I have checked the arcs and I am still hoping for some reasurance. I recently repaired a broken main beam. I glued in a wire for the repair, used epoxy clay to sculpt, and then finished the texture with Epo-Grip. I have tried a couple of different stains; however, I have yet to get the colors to match to my satisfaction. I am working on a Blacktail deer rack and the colors are a dark redish brown. The only other thing I have read is to paint the entire set of antlers with a Krylon berber color and then stain. If this works please let me know. If it does, or you have any other proven suggestions please let me know. Thank you in advance, John!
Return to Deer Taxidermy Category Menu
When I have a repair that ends up as you describe, I accept that I won't be able to match the REPAIR perfectly, so then I stain the antler itself. I use potassium permanganate and in my opinion, it beats all the other "stains" hands down.
John, stains aside, sometimes airbrushing the affected area blends things in as well. Mix and match your paints if necessary. Start with black umber.
You will find that it may be easier to start over unless the antlers that was fixed starts out white you will find that color matching will be difficult at best. I always precolor the epoxy white before sculpting with white oil color paints. Texture as usual and then color with these colors: burnt seinna, black, yellow ochre and mars red (oil colors)and by using laquer thinner as a mixing medium you will be able to easily and perfectly match any type of antlers colors that you have to match. If you want a detailed description of this call me @ 217-469-2830 late mornings, I work a second shift job and I am answering this on lunch break.
I have workd out a system that works great for me. If you use white to do your repairs you are having to use whatever staining method from the outside surface of the antler to blend the colors. My method uses epoxie sculpt mixed to match the bone color. Since each set of antlers is different in color this method gives me a great base color then I use a little stain to blend the color up from the antler burr.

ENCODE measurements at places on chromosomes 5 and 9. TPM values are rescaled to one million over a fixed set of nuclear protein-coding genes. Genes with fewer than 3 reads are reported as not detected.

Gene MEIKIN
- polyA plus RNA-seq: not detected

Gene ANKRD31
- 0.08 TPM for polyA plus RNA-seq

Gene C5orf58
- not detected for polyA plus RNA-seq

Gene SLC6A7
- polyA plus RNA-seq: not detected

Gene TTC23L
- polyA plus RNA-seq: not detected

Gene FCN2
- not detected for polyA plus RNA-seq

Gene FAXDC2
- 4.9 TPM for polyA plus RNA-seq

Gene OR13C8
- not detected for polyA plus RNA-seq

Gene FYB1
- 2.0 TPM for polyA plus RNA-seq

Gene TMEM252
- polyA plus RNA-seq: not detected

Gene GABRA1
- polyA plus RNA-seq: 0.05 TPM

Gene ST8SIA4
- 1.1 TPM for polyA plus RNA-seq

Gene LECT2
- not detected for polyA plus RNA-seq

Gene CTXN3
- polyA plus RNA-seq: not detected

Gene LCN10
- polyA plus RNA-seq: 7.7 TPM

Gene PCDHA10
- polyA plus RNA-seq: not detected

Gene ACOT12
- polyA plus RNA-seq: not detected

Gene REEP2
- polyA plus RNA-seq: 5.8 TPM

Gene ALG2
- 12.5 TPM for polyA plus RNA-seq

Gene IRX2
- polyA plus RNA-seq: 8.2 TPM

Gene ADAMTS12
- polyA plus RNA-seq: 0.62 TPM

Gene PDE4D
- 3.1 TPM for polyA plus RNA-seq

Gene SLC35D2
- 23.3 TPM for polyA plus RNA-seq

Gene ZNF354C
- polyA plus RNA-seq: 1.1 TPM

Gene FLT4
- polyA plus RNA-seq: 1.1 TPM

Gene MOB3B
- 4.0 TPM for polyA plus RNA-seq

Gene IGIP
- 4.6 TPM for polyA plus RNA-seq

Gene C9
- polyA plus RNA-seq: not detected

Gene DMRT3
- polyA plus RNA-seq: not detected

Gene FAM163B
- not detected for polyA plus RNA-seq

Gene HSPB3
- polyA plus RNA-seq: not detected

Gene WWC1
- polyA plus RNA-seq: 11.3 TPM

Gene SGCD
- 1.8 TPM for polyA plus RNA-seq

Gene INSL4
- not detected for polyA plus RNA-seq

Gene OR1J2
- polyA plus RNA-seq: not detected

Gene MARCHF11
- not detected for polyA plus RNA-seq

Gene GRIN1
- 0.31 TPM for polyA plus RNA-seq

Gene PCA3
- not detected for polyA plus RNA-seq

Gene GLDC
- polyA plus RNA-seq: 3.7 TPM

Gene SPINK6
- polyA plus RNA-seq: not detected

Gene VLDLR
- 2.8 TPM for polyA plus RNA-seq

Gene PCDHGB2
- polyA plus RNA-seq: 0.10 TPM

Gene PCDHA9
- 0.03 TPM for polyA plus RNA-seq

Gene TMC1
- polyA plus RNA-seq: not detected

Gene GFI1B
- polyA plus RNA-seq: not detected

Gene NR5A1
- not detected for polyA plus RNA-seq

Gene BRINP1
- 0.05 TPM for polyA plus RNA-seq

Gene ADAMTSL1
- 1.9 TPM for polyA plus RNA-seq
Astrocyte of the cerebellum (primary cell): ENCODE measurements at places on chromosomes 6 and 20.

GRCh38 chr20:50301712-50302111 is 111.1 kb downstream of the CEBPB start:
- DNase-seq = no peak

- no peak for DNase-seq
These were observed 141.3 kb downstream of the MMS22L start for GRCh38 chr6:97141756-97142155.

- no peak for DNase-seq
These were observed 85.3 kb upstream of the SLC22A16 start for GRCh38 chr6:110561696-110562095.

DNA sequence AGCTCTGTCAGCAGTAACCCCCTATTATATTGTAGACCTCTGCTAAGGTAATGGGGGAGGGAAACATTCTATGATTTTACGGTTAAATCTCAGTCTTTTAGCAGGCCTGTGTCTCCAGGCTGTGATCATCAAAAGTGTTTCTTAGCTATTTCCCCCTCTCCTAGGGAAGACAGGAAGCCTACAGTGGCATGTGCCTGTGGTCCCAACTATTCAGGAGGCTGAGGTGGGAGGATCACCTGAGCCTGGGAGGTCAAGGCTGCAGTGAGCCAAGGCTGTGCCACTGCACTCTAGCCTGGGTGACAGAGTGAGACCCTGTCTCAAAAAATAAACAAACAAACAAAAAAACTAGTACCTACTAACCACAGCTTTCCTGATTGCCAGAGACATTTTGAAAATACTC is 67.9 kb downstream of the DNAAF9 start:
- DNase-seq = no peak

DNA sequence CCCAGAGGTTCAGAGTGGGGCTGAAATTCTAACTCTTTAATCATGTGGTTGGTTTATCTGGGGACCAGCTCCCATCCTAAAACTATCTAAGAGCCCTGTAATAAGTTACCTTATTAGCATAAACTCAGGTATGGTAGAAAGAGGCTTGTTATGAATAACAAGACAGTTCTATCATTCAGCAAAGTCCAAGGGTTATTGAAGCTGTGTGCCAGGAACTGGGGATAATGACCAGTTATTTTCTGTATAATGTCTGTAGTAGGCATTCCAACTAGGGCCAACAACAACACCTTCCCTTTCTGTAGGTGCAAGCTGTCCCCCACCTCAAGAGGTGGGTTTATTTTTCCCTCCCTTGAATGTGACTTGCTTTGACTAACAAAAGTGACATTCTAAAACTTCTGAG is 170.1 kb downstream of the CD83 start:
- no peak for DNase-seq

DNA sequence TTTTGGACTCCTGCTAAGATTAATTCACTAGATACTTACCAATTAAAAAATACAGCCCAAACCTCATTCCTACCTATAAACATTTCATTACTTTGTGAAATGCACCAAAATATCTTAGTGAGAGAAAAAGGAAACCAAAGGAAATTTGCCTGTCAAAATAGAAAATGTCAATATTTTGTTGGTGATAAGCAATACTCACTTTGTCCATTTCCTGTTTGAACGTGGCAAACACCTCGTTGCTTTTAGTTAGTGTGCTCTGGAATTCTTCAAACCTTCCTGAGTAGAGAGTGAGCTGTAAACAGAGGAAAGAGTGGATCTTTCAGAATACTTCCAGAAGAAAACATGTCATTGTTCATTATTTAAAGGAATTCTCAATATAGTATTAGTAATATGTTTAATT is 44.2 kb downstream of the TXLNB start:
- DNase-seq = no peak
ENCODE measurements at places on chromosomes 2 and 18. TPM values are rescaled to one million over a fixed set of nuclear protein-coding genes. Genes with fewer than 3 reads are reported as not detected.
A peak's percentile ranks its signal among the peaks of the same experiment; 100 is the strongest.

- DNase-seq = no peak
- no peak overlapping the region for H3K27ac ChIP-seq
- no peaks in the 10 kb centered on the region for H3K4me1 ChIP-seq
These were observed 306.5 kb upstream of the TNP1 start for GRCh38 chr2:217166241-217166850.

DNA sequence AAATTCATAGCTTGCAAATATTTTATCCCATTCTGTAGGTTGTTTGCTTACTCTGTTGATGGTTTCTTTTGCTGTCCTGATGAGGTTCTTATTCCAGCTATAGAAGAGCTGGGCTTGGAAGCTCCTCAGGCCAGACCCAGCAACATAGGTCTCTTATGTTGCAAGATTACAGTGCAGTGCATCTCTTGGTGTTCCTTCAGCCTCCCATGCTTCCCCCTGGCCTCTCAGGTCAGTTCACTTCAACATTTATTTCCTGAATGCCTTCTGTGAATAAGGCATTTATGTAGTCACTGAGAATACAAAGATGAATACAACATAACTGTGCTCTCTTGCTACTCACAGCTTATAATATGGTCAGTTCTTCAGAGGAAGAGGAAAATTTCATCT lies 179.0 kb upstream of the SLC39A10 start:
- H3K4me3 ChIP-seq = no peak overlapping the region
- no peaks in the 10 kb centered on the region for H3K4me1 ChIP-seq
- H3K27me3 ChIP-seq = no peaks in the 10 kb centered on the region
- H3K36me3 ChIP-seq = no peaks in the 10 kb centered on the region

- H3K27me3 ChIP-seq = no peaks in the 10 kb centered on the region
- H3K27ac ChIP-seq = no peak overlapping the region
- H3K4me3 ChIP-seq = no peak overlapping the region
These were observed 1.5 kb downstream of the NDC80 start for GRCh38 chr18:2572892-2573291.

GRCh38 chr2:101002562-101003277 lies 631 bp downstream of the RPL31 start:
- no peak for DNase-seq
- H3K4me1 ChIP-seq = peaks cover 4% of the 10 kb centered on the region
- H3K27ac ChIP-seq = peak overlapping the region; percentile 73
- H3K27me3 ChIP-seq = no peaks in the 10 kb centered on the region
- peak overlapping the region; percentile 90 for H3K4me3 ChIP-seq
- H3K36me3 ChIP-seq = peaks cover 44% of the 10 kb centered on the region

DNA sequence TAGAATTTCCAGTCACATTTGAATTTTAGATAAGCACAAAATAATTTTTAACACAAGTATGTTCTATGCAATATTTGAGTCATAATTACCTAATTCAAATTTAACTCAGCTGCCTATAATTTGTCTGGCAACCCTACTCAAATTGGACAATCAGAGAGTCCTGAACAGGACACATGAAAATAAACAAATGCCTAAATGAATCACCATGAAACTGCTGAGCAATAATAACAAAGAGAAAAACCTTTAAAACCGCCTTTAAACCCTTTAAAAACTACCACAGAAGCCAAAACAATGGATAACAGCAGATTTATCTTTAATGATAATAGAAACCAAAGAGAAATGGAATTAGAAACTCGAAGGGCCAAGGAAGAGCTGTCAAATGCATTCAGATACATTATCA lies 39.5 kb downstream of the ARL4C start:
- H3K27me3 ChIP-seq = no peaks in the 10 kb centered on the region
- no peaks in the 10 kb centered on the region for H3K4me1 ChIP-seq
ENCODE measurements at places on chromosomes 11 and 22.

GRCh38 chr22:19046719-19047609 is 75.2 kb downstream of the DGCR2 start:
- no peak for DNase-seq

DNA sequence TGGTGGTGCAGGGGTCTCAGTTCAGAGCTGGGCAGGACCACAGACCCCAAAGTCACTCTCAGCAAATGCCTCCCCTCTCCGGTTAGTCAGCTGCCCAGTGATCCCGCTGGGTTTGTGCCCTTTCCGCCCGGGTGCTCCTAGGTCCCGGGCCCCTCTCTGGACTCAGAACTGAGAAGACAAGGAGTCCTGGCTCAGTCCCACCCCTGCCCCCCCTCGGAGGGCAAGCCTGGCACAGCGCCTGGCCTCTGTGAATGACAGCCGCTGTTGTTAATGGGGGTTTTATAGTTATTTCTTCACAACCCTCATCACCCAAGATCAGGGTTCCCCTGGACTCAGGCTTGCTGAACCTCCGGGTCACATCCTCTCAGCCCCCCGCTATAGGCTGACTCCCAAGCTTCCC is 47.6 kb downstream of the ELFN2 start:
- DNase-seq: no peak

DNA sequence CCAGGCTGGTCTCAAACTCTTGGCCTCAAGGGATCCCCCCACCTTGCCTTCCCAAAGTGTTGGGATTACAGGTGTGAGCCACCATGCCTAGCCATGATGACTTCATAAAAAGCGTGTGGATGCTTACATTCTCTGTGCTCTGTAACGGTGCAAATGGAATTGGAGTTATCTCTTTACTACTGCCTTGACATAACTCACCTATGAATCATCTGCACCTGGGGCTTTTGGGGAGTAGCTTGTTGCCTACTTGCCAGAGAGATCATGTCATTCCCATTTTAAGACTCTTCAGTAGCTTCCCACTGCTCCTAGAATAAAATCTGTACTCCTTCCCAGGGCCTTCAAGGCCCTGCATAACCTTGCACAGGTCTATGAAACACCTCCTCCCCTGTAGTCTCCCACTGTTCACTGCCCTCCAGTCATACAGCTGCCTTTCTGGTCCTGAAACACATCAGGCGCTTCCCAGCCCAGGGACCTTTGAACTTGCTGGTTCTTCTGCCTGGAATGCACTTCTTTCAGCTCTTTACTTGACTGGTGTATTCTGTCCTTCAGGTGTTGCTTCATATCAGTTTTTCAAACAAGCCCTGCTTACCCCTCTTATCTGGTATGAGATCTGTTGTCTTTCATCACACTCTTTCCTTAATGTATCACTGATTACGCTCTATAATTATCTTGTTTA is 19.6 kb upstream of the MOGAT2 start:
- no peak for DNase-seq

Start with apoxie sculpt natural, the greenish color. I have tried white but this is too bright to start with you need a nuetral color to work up from. Then use powdered tempera paints in white, sienna, yellow, black, and red. I start by mixing my ball of epoxie and make sure you mix a bit more than you will need so you don't have to try to mix and match a second batch.Add the colors a little at a time starting with white and adding the other colors in a bit at a time. Check against the antler(ie. around the tip which shows the true bone color). Once you match the color wrap around the wire and sculpt the antler add texture as needed and finish by smoothing the transitions between the epoxie and the antler. After it dries I use some water based stain and brush it on blending up from the burrs dark to light then I wipe it off with a damp towel lightening it as needed.
This takes a little practice but works great you will be happy with the results as well as your customers. I worked in the sign business for 20 years and had plenty of practice mixing colors but with the colors I called out you should always be able to hit your color with practice. Good luck!